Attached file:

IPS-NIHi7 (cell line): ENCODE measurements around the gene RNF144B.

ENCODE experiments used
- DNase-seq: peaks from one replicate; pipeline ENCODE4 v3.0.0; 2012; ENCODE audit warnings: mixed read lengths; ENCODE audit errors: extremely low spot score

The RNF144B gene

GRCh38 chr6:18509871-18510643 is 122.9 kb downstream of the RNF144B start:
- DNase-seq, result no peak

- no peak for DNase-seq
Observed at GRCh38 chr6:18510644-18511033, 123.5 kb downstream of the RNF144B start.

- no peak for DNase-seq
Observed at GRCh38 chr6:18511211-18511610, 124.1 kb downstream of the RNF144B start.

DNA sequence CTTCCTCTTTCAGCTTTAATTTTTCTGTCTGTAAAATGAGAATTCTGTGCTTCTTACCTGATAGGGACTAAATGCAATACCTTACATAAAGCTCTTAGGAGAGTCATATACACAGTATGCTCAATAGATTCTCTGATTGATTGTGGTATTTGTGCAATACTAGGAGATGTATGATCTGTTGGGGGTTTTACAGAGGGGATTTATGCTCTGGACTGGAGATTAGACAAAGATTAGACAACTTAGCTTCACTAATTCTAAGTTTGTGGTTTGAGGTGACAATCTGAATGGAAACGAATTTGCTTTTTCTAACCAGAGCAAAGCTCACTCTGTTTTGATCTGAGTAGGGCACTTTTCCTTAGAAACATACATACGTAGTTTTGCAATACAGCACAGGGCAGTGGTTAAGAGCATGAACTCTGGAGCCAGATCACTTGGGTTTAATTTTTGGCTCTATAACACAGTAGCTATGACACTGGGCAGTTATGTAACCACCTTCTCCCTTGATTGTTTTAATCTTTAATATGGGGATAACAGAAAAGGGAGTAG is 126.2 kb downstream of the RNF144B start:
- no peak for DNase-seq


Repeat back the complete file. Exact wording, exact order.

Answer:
IPS-NIHi7 (cell line): ENCODE measurements around the gene RNF144B.

ENCODE experiments used
- DNase-seq: peaks from one replicate; pipeline ENCODE4 v3.0.0; 2012; ENCODE audit warnings: mixed read lengths; ENCODE audit errors: extremely low spot score

The RNF144B gene

GRCh38 chr6:18509871-18510643 is 122.9 kb downstream of the RNF144B start:
- DNase-seq, result no peak

- no peak for DNase-seq
Observed at GRCh38 chr6:18510644-18511033, 123.5 kb downstream of the RNF144B start.

- no peak for DNase-seq
Observed at GRCh38 chr6:18511211-18511610, 124.1 kb downstream of the RNF144B start.

DNA sequence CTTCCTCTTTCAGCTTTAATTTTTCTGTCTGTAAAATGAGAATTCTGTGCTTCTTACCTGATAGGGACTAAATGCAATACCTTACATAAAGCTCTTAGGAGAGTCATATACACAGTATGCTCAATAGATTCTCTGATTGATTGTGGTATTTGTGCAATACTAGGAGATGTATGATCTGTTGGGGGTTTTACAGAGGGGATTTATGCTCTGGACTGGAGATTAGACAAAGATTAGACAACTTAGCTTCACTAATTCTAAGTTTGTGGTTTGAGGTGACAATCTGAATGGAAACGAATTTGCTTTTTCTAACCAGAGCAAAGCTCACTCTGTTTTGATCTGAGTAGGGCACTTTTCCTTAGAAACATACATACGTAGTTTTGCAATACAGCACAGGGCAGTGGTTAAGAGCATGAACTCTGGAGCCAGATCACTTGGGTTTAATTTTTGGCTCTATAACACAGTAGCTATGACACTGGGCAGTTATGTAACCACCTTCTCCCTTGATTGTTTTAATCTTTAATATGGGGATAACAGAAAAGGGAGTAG is 126.2 kb downstream of the RNF144B start:
- no peak for DNase-seq